To be clear, it is not about Ukraine, certainly not about improving the living conditions of the Ukrainian population. Rather, it looks as if the local conflict that has been smoldering since the Maidan upheaval will be further fueled as a proxy war, at best frozen by new "Minsk" negotiations. What is at stake, however, is an attempt to force Russia, like the Soviet Union in its day, into an arms race in order to bring it down economically.

All of this brings back memories that one thought had long been overcome: After the end of World War II and the use of atomic bombs in Hiroshima and Nagasaki, George Orwell described in his book "1984" a future formed by three great power blocs - Eurasia, Oceania and East Asia. On their borders, where the zones of influence overlap, they constantly wage wars, which, however, do not substantially change the basic constellation between them. The wars are waged by special forces, while the populations within the major power blocs are kept quiet in a permanent state of emergency under the slogan "war is peace" by full technical control, including mental and health surveillance. Anyone who questions this kind of peace will be outsourced or annihilated altogether.

A few sentences from Orwell's vision, more precisely from Chapter III "War is Peace," may clarify this kind of peace, which can make us think today: "In one combination or another" he writes, "these three superstates are constantly at war, and have been for twenty-five years. War, however, is no longer the desperate war of annihilation it was in the early decades of the twentieth century. It is warfare with limited objectives between opponents who are incapable of destroying each other, who have no material cause for war, and who are not divided by a genuine ideological difference. (...)

The problem was how to keep the wheels of industry turning without increasing the real wealth of the world. (...) For if all people lived equally in leisure and security, the great mass of people, normally stultified by their poverty, would educate themselves and thus learn to think for themselves; and once this happened, sooner or later they would realize that the privileged minority had no function, and they would sweep it away. In the long run, a hierarchical society was only possible on the basis of poverty and ignorance. A return to the agrarian past, as dreamed by some thinkers at the beginning of the twentieth century, was not a viable solution. (...)

Nor was it a satisfactory solution to keep the masses in poverty by curbing commodity production. The problem was how to keep the wheels of industry turning without increasing the real wealth of the world. Goods had to be produced, but they could not be distributed. And in practice, the only way to accomplish this was through continuous warfare. The essential act of war is the destruction, not necessarily of human lives, but of the products of human labor. (...)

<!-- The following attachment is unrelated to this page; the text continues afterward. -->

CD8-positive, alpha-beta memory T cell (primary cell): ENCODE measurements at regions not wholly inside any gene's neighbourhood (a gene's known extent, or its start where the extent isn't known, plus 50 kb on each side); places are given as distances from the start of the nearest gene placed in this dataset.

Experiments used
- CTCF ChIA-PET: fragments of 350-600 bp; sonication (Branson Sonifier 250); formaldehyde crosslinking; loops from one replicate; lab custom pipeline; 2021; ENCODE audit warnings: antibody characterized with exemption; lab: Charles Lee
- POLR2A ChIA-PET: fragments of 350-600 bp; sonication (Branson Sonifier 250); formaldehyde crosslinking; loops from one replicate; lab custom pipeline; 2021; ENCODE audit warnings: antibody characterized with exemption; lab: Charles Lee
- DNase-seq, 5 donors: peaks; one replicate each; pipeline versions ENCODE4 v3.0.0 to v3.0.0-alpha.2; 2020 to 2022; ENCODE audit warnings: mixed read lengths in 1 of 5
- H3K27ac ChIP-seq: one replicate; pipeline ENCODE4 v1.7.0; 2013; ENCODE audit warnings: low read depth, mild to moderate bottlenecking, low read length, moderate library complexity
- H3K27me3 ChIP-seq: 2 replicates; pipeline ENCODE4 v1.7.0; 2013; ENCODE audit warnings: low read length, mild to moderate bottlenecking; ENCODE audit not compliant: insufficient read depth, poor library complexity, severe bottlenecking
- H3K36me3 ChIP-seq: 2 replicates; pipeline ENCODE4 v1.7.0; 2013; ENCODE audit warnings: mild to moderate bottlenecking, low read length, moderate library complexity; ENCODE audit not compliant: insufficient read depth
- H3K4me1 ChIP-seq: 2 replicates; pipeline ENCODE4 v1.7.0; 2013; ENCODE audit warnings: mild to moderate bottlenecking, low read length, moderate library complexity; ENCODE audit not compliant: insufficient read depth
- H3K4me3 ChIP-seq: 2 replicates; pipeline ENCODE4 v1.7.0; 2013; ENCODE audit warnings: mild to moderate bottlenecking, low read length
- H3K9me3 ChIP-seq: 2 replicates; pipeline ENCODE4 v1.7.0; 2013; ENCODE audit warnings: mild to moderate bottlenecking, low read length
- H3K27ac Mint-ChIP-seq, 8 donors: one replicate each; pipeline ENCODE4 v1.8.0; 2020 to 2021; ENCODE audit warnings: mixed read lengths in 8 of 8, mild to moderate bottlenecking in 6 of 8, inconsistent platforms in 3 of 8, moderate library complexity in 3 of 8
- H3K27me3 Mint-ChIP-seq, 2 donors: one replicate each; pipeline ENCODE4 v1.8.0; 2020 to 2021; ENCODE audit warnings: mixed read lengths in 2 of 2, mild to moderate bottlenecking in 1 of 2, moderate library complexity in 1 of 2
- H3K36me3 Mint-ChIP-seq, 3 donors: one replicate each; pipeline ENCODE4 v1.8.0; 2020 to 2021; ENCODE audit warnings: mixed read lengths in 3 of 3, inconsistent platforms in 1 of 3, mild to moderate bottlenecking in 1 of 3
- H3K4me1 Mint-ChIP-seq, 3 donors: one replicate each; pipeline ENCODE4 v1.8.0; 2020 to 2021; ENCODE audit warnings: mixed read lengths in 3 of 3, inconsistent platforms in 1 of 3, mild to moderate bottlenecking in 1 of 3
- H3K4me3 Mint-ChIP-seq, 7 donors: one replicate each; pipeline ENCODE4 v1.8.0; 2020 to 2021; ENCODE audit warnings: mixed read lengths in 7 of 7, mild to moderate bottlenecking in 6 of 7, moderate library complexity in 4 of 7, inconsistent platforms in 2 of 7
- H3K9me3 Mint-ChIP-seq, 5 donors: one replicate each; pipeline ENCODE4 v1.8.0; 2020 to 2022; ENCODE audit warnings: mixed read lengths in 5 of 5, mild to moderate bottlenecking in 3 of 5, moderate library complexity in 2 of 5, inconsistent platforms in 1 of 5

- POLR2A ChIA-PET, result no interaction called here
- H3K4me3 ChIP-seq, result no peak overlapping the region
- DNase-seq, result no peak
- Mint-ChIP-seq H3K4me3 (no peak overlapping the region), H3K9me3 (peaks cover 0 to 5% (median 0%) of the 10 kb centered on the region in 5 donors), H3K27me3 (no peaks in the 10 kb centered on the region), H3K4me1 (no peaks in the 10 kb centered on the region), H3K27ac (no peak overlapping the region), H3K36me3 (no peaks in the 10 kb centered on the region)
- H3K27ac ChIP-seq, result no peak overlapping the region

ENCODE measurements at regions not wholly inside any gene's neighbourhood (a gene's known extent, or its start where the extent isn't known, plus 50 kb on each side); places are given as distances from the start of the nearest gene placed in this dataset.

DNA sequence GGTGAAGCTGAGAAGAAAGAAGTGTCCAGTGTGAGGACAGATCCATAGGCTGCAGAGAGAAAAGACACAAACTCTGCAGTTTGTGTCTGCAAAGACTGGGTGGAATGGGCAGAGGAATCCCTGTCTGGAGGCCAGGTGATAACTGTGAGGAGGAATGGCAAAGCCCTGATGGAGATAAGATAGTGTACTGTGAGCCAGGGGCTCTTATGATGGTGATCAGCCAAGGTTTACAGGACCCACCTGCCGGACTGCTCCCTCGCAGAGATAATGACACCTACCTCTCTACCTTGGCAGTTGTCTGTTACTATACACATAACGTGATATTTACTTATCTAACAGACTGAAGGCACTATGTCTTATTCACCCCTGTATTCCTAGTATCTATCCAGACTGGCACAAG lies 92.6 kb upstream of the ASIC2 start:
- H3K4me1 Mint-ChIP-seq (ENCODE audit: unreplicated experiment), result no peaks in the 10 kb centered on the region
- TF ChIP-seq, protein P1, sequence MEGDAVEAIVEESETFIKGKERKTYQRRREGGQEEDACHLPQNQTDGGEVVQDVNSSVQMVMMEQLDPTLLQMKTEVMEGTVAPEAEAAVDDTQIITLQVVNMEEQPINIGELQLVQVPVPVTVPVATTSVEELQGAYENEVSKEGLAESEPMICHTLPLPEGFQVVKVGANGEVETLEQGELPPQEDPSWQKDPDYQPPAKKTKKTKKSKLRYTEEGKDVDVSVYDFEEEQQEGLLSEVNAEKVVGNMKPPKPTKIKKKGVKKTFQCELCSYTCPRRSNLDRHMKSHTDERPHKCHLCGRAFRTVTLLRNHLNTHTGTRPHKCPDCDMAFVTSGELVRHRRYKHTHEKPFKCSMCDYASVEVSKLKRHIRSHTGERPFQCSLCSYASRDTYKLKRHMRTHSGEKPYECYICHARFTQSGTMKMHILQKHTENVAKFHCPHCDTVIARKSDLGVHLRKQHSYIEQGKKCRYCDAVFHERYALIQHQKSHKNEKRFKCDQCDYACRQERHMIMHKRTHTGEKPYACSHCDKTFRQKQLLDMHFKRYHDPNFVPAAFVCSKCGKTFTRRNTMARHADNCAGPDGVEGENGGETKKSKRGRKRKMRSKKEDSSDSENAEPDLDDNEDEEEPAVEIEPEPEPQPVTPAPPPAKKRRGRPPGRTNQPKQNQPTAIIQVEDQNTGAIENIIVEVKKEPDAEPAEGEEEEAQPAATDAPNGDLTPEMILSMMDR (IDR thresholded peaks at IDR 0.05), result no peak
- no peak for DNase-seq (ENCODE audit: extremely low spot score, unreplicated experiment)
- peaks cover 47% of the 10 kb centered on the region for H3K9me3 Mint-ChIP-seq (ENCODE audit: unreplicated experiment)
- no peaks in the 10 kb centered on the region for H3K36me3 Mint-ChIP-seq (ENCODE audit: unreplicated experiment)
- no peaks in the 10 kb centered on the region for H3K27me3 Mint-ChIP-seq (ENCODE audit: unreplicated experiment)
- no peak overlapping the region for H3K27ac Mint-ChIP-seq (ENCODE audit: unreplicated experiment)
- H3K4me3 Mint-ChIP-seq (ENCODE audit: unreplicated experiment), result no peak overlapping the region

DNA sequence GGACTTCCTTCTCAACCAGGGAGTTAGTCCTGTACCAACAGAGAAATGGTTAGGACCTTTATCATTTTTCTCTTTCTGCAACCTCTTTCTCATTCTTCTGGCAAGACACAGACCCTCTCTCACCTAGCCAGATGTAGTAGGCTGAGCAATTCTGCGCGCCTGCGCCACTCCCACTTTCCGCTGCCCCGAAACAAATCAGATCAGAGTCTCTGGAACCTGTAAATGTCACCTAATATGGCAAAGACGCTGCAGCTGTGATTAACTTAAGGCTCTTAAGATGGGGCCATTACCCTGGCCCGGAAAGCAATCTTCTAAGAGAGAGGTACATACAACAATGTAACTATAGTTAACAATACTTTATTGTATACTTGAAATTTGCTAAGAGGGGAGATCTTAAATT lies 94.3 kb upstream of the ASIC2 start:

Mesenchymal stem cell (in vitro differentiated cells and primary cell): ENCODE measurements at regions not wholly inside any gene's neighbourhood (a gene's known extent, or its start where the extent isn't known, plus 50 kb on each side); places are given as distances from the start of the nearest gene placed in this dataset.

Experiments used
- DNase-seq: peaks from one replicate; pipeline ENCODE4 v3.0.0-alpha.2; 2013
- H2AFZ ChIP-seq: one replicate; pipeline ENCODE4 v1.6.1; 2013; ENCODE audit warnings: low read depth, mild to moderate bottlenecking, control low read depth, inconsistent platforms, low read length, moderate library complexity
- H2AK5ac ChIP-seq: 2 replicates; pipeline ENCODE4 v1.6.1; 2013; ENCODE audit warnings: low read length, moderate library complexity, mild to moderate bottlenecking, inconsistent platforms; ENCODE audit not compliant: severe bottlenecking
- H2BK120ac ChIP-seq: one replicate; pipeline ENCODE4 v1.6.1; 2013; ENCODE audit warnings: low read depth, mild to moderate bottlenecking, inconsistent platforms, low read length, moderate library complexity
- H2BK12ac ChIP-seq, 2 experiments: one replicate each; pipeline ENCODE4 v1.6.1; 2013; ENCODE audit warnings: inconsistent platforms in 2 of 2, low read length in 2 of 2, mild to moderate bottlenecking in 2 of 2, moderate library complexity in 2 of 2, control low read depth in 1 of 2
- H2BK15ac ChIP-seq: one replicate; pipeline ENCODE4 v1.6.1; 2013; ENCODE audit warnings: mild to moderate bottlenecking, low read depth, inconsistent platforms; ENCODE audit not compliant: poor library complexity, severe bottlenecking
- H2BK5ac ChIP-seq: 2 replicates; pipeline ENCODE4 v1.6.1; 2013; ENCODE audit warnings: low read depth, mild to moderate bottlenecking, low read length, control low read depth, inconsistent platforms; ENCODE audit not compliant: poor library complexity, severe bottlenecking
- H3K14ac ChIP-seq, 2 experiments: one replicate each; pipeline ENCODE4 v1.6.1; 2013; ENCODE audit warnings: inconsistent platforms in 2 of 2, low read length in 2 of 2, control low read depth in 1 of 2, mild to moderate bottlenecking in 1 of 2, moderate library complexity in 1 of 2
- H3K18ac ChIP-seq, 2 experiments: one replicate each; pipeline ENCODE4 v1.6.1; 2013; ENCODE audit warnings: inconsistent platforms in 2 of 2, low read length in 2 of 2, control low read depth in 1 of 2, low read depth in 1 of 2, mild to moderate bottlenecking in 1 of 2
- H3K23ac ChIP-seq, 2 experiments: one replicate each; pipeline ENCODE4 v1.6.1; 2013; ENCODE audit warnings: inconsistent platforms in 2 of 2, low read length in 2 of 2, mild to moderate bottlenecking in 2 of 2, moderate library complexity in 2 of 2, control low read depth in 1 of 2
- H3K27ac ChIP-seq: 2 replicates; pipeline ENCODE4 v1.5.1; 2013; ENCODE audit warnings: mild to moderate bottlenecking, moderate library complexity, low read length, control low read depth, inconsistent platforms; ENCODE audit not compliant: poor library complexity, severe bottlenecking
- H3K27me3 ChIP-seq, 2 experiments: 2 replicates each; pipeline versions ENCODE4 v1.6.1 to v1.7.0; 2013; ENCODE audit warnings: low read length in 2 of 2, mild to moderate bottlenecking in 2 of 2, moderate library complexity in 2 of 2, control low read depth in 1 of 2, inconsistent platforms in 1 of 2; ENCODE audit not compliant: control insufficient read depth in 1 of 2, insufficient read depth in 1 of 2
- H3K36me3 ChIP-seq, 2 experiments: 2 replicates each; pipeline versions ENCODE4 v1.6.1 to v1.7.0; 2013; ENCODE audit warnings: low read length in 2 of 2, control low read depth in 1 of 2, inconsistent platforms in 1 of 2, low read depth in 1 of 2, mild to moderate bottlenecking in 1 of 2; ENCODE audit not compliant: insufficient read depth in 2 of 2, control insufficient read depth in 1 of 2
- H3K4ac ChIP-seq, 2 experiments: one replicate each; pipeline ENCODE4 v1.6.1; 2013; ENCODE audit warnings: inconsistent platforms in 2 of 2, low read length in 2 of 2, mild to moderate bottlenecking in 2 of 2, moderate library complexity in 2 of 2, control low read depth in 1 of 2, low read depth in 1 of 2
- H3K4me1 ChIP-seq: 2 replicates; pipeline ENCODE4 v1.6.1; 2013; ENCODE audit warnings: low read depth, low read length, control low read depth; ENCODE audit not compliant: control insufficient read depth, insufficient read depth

War not only, as will be seen, accomplishes the necessary destruction, but accomplishes it in a psychologically acceptable manner. (...) It does not matter whether the war actually takes place, and since no decisive victory is possible, it does not matter whether the war goes well or badly. It is only necessary that a state of war exists. (...) War today is waged by every ruling group against its own subjects, and the goal of war is not to achieve or prevent territorial conquests, but to keep the social structure intact. (...) a truly permanent peace would be the same as a permanent war. This is (...) the inner meaning of the party slogan: WAR IS PEACE."

Of course, this image cannot be transferred one-to-one to today. There are still cultural differences between Euramerica, Russia and China. With the global advent of digital capitalism, they tend to shrink to folkloric peculiarities. The resources needed for industrial development are not yet evenly distributed. Gas supplies are still being fought over. However, the development of new energy sources, including the further expansion of nuclear power plants, is on the horizon. Technical control of the population is not yet perfect or globally unified. Placement in a regime of public health has not yet become a daily ritual before the "eye" of "Big Brother," as Orwell describes it.

But basic elements of a development such as Orwell describes are emerging from the fog of current war propaganda, at least as practiced by the West, namely, attempts to drive the population into acceptance of a constant exceptional situation in which war appears as the guarantor of peace.

What do we have to counter this? That is the question. The answer is - may we say so? - Basically, it is quite simple: to do exactly what the warmongering forces do not want: To think for ourselves, to look for ways of cooperation ourselves, to build bridges ourselves, both on a small and a large scale. Is there any other way? Hardly.

The same author published "Russia, Heartbeat of a World Power".

Kai Ehlers is an independent publicist, researcher and book author. His work focuses on developments in the states of the former Soviet sphere of influence and their local and global consequences. In Germany, he is involved in the debate on social alternatives. For more information, visit http://www.kai-ehlers.de.
Related Categories: U.S. | Anti-War